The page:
Academic journal article Journal of Small Business Management

Measuring Ethnic Community Involvement: Development and Initial Testing of an Index

Academic journal article Journal of Small Business Management

Measuring Ethnic Community Involvement: Development and Initial Testing of an Index

Article excerpt

This paper builds on the work of Chaganti and Greene, who distinguish between ethnic minority entrepreneurs/small business owners who are very involved with their ethnic community and those who are not. We extend their work by developing an Index of Ethnic Community Involvement based not only on personal but also business characteristics. We utilize a large sample size (698 interviews with entrepreneurs), drawn from five ethnic groups, and develop a valid and reliable (0.69) Index of Ethnic Involvement (IEI) with a strong emphasis on social capital theory. Our initial analysis shows the IEI predicts some personal and business characteristics. Future development will include building regression models to predict business outcomes. The IEI, when fully developed, promises to be useful for targeting assistance, education and training programs, and policy initiatives for entrepreneurs and small business owners according to the level of ethnic community involvement.

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In North America and other countries with high current or historical immigration levels, it is important to consider the effect of ethnicity in relation to current and potential entrepreneurs and small business owners. A recent article in the Journal of Small Business Management discussed the confusion around the terms ethnic entrepreneur, ethnic minority entrepreneur, and immigrant entrepreneur. The authors (Chaganti and Greene 2002) then provided an insightful and novel measure by which we could enhance our research about ethnic entrepreneurs/small business owners. They utilized personal characteristics to measure the degree of ethnic community involvement, indicating that the issues relevant to an ethnic minority entrepreneur with high levels of community involvement would be very different from those with a lower level of involvement. Building on their work, we have developed an Index of Ethnic Involvement (IEI) and performed initial testing with a large sample size of ethnic entrepreneurs.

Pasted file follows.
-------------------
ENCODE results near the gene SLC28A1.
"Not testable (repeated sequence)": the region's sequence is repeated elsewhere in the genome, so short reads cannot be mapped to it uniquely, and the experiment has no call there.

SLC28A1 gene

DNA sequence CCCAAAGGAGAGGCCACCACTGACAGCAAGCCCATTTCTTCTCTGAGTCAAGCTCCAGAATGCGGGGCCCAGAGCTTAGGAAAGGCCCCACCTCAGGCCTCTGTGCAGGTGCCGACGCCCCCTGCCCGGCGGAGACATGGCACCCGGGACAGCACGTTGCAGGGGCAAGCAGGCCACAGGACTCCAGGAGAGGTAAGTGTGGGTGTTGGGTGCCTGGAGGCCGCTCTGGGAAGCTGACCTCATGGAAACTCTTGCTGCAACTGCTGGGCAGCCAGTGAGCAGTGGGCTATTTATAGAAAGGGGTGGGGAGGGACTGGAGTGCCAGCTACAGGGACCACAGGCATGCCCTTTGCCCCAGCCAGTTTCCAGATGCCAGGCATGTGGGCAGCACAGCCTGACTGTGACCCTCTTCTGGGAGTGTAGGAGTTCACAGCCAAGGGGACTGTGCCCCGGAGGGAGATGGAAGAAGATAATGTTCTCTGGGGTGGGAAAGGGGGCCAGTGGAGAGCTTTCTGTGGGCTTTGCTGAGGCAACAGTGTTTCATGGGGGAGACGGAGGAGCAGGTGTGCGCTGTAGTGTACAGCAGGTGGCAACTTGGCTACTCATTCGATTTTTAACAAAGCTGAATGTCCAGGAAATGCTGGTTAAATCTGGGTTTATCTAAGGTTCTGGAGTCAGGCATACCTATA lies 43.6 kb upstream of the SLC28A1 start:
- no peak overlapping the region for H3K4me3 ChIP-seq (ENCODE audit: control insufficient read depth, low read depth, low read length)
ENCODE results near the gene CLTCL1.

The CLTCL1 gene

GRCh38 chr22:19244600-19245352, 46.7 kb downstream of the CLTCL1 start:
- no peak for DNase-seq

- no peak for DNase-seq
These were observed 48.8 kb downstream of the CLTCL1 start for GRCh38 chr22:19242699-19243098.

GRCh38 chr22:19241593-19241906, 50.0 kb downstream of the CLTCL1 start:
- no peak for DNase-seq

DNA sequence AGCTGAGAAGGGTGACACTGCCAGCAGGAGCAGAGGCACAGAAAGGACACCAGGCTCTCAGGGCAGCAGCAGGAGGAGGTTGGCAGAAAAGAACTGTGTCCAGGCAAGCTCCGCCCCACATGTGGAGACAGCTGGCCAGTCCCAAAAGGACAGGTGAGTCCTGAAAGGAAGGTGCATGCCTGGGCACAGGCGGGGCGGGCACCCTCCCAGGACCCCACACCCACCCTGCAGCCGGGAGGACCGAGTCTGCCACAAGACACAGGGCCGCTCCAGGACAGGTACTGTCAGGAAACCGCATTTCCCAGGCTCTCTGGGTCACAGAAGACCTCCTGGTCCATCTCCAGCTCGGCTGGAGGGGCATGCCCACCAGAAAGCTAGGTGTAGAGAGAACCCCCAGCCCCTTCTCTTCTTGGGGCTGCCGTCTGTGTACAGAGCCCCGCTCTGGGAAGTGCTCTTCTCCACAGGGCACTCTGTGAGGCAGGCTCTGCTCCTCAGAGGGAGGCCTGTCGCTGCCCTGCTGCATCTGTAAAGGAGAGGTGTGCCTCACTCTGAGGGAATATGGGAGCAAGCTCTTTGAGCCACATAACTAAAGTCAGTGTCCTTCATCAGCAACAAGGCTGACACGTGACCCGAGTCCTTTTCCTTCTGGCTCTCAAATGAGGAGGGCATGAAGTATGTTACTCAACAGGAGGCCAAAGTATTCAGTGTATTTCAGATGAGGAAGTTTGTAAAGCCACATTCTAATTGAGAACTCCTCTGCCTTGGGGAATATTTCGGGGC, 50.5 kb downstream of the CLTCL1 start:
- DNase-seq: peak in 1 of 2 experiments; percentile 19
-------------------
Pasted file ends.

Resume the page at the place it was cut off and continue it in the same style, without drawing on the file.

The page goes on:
Several theoretical perspectives have been adopted for studying ethnic entrepreneurs. Recent reviews of ethnic entrepreneurship have focused to some extent on social capital theory. For example, Butler and Greene's (1997) review of ethnic entrepreneurship highlighted "the importance of a community dimension inherent in the business creation process" and the "significant contributions of community resources to the entrepreneurial activities of group members" (p. 281). Deakins (1999) concluded from his review that networking was vital to minority business success, that the diversity of ethnic minority enterprises has been overlooked, and that there has been too little consideration of the special circumstances and support necessary for ethnic business owners, particularly for those entrepreneurs who wish to move out of the ethnic market into the mainstream. Rath and Kloosterman (1999) were highly critical in their review on the basis that studies seemed largely driven by government funding and mainly concerned policy directives, and also that many had little theoretical value. They recommended that future studies focus on social capital and ethnic networks, with international comparisons of ethnic groups. These reviews of the literature from the United Kingdom (Deakins 1999), the Netherlands (Rath and Kloosterman 1999), and the United States (Butler and Greene 1997) all point to the limitations of current knowledge, the lack of currently viable theoretical models, and the necessity for future theoretically grounded research.

Ethnic entrepreneurship research studies are generally based on case studies, surveys with small samples, or utilization of secondary databases (for example, census data). Obtaining respondent cooperation is particularly difficult as many ethnic group members, especially visible minorities, may be immigrants and not predisposed to research participation, particularly survey research. The large number of different ethnic groups dictates that it will be a considerable time before we amass a comprehensive literature on entrepreneurs from the various ethnic groups. …

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